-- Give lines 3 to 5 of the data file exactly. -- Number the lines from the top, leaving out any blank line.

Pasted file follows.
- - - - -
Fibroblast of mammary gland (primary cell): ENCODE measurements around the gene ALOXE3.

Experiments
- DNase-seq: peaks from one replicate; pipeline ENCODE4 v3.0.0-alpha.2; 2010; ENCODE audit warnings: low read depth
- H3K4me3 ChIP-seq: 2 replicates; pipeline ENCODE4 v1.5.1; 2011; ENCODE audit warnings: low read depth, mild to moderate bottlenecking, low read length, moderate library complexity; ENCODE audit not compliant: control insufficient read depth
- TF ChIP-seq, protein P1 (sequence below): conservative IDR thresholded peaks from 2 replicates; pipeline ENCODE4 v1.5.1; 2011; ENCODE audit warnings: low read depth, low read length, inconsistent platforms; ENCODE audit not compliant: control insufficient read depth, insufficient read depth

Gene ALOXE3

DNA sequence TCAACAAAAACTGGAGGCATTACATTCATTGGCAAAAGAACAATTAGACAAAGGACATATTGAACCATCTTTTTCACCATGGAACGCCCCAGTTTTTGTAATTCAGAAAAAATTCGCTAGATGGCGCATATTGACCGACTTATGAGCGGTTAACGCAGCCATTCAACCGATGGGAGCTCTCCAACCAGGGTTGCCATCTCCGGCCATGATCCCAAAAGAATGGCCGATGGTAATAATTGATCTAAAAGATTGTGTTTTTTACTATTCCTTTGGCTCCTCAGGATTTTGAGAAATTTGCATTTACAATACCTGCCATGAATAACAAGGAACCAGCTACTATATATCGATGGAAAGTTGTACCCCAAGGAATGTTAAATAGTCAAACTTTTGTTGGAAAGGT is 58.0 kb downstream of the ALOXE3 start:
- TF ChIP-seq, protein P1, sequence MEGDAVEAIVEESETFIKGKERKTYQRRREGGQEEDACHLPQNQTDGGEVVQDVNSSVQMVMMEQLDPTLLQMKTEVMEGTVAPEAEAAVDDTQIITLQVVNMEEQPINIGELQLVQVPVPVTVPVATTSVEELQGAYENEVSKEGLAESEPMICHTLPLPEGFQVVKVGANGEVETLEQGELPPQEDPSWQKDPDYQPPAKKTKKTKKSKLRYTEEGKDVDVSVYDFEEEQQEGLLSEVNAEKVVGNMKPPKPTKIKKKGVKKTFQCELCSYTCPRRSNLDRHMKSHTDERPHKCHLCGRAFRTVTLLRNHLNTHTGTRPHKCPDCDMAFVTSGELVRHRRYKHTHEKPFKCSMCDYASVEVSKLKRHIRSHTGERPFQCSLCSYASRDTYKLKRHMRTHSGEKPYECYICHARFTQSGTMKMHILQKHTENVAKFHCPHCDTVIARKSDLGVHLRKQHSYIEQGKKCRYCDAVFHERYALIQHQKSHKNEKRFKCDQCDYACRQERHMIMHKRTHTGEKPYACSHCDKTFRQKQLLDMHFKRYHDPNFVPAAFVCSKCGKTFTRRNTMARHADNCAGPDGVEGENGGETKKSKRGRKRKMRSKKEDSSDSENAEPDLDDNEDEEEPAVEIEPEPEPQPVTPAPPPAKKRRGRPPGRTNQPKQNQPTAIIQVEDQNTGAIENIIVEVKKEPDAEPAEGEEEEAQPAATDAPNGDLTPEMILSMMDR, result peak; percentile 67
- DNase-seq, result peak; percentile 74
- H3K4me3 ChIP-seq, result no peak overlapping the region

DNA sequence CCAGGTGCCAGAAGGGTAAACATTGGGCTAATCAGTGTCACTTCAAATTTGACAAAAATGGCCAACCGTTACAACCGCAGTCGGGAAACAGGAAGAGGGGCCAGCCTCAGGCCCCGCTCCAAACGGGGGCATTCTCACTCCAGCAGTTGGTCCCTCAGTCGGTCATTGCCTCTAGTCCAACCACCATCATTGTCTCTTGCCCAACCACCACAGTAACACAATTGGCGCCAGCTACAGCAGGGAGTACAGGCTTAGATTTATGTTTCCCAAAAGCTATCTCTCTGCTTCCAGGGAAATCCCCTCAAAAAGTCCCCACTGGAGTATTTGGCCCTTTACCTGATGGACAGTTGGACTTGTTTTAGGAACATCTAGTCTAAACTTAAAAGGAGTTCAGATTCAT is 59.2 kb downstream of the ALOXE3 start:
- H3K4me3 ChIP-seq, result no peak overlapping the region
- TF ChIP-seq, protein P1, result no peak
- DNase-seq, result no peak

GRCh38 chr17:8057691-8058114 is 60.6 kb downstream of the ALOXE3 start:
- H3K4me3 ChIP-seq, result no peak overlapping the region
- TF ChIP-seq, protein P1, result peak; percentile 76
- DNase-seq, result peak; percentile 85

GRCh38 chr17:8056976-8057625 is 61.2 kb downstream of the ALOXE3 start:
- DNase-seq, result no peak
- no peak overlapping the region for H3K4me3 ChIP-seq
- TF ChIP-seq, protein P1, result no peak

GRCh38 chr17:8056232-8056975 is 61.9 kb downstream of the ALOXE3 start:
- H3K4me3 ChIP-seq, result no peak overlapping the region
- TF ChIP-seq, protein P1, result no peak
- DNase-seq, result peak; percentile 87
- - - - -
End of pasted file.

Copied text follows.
- DNase-seq: peaks from one replicate; pipeline ENCODE4 v3.0.0-alpha.2; 2010; ENCODE audit warnings: low read depth
- H3K4me3 ChIP-seq: 2 replicates; pipeline ENCODE4 v1.5.1; 2011; ENCODE audit warnings: low read depth, mild to moderate bottlenecking, low read length, moderate library complexity; ENCODE audit not compliant: control insufficient read depth
- TF ChIP-seq, protein P1 (sequence below): conservative IDR thresholded peaks from 2 replicates; pipeline ENCODE4 v1.5.1; 2011; ENCODE audit warnings: low read depth, low read length, inconsistent platforms; ENCODE audit not compliant: control insufficient read depth, insufficient read depth